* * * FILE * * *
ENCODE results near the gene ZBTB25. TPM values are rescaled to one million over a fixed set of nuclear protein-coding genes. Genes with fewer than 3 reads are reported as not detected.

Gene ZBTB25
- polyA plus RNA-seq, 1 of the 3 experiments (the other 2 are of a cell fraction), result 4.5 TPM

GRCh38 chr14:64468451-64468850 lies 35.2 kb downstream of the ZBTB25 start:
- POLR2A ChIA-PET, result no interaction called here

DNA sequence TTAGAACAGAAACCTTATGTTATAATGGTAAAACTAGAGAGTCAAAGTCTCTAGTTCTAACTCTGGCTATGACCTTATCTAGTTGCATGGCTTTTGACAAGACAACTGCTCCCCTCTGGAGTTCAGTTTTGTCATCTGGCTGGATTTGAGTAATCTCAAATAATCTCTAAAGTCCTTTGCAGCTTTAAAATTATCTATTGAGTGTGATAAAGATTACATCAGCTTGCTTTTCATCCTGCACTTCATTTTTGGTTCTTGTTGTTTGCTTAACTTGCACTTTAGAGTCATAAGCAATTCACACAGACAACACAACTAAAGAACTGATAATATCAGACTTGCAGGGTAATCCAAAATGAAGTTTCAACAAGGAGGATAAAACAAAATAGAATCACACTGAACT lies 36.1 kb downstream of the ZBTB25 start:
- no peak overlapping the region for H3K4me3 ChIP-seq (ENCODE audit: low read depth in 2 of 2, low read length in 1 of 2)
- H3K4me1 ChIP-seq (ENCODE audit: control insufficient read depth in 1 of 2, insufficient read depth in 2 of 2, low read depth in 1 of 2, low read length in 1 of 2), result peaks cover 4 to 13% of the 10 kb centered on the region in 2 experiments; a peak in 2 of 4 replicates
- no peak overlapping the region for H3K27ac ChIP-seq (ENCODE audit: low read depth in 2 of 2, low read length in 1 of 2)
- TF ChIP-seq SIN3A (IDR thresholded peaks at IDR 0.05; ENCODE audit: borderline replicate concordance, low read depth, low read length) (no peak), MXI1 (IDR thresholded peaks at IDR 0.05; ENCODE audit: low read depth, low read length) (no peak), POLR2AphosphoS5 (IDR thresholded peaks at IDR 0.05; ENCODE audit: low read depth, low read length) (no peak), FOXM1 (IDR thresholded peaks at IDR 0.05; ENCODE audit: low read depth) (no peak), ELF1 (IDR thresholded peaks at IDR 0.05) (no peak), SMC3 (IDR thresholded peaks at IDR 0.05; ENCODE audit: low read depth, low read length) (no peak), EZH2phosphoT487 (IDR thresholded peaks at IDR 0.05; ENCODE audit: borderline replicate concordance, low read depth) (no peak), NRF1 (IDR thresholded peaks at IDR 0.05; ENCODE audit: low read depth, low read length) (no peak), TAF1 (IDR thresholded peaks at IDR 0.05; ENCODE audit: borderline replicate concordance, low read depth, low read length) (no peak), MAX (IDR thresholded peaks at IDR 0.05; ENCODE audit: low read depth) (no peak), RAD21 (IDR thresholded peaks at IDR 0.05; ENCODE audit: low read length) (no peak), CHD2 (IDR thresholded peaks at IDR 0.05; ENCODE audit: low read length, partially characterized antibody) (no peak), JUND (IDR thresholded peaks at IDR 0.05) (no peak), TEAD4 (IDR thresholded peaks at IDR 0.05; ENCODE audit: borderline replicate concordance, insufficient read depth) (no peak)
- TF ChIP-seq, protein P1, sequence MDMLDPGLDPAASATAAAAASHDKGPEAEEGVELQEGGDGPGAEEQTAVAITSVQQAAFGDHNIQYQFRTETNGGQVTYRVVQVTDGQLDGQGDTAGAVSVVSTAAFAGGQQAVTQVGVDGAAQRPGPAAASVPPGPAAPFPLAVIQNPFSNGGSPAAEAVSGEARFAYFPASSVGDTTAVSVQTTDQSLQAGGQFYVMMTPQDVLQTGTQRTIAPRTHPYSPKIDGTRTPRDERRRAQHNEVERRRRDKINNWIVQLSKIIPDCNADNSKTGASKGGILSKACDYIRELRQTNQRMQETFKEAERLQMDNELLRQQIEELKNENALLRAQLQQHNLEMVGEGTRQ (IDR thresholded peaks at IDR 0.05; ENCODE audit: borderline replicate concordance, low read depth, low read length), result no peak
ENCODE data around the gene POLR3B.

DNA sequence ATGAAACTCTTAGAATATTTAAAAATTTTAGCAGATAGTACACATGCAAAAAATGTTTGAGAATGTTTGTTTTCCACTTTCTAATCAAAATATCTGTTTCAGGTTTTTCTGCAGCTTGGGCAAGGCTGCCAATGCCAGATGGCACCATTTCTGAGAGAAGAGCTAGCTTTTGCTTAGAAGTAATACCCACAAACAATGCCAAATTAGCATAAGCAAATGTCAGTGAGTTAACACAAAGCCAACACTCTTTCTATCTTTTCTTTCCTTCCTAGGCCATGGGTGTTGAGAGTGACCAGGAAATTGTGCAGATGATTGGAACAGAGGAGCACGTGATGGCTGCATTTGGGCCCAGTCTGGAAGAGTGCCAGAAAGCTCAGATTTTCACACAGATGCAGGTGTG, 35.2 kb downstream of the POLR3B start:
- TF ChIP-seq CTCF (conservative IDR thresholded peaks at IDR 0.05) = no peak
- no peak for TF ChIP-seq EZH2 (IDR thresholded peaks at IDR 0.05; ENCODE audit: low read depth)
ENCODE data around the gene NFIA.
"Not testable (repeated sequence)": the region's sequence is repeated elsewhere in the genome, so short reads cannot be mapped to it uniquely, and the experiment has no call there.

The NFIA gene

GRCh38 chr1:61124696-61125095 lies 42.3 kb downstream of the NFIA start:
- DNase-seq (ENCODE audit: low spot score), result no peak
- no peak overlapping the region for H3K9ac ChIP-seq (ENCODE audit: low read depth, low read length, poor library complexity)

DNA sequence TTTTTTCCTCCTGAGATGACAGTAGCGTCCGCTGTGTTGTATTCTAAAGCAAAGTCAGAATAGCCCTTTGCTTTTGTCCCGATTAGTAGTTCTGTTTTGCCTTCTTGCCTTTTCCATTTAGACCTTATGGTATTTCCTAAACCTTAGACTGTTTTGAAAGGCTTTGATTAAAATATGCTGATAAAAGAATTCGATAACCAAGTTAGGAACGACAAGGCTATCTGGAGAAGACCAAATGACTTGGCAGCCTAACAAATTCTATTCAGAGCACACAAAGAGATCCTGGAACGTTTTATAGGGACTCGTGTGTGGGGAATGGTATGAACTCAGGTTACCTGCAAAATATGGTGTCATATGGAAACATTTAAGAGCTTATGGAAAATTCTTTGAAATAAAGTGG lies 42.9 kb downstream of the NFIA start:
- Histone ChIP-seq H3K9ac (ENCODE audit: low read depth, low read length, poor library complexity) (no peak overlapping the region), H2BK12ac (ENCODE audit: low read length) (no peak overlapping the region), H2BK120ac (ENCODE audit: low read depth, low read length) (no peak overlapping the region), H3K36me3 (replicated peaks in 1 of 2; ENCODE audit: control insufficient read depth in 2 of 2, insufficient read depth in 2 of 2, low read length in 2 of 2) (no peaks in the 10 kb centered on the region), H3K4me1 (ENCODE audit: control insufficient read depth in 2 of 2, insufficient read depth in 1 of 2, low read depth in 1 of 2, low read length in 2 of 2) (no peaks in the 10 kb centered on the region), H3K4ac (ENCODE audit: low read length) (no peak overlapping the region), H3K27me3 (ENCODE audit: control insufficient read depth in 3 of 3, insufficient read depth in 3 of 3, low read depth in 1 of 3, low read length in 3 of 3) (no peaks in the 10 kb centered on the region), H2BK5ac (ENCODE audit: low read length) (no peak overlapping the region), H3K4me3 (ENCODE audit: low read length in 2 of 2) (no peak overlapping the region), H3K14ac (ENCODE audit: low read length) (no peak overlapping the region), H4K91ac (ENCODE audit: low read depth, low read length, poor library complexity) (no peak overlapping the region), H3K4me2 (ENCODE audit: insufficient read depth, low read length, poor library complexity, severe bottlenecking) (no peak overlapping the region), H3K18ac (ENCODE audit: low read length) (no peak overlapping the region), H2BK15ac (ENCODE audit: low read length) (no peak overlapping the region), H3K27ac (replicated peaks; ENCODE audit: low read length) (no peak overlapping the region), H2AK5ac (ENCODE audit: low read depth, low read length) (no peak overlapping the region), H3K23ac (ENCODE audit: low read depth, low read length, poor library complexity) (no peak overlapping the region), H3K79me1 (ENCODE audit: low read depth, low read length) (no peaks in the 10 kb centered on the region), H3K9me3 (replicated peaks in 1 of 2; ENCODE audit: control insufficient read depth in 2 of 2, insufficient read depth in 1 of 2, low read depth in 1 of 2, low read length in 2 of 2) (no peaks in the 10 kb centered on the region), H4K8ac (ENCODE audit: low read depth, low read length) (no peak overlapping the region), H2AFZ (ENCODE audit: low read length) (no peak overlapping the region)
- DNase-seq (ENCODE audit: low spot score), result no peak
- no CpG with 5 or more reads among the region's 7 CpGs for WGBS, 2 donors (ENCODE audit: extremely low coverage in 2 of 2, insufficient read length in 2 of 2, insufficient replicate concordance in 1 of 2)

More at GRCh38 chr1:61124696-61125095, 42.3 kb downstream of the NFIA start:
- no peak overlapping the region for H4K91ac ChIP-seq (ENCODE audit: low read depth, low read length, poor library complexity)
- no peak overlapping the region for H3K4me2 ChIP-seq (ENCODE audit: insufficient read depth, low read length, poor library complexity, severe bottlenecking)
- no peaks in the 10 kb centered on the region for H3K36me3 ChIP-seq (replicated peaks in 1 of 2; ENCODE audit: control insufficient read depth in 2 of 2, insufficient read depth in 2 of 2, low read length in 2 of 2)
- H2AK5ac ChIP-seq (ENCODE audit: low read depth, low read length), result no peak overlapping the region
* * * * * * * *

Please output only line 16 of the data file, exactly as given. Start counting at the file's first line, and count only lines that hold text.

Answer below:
ENCODE data around the gene NFIA.